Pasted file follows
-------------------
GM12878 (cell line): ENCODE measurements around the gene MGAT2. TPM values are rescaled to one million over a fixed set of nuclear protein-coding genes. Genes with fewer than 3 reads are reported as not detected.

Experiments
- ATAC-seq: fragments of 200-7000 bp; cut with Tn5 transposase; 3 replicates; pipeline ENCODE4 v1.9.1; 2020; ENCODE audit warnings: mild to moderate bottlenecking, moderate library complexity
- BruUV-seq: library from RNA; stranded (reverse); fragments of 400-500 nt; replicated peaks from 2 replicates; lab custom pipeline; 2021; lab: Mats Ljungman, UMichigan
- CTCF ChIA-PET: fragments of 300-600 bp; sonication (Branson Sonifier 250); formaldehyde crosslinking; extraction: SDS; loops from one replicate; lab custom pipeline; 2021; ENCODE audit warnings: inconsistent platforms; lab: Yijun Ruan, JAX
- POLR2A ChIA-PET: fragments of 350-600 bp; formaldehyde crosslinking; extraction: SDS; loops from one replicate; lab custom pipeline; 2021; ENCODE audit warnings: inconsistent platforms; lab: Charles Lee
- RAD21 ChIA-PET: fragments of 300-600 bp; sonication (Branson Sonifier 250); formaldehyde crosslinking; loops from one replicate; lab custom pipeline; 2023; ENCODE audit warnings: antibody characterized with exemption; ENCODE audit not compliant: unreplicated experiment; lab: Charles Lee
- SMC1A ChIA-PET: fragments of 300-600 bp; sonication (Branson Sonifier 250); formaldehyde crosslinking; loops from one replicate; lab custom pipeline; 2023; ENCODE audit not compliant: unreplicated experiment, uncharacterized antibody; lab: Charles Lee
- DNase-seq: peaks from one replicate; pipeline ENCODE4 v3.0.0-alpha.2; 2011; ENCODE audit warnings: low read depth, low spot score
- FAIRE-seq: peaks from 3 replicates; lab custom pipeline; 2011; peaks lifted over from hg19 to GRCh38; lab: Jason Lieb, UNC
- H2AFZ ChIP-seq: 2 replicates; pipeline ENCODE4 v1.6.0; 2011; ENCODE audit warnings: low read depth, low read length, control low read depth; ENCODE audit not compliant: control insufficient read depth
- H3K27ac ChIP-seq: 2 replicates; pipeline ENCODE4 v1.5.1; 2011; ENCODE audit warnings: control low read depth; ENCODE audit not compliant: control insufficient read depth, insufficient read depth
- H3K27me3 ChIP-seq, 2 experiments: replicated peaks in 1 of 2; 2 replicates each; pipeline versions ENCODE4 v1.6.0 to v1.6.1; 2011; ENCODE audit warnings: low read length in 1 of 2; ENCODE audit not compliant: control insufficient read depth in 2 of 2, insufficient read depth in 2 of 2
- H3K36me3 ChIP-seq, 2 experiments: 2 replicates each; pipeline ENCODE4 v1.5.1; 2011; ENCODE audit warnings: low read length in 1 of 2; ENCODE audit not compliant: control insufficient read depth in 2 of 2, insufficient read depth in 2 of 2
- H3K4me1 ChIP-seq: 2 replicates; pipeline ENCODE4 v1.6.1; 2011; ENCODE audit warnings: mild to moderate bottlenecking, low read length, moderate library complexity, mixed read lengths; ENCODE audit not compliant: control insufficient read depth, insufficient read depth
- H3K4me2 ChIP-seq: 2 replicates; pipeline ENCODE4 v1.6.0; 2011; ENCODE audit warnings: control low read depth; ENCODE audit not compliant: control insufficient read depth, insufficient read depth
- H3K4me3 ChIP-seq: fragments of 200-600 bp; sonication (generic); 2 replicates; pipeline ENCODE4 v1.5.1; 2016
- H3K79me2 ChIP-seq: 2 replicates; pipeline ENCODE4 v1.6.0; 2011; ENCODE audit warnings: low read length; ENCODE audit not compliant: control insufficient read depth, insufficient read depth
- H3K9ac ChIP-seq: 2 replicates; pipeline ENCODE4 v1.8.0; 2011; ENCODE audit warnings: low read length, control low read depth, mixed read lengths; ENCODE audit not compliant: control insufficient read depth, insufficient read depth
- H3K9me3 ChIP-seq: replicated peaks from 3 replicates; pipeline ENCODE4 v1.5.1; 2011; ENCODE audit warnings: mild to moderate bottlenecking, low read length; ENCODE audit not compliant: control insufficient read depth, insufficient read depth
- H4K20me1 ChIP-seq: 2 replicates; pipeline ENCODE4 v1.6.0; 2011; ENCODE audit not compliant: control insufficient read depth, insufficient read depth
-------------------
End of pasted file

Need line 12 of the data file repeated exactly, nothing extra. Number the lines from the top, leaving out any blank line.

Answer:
- H3K27ac ChIP-seq: 2 replicates; pipeline ENCODE4 v1.5.1; 2011; ENCODE audit warnings: control low read depth; ENCODE audit not compliant: control insufficient read depth, insufficient read depth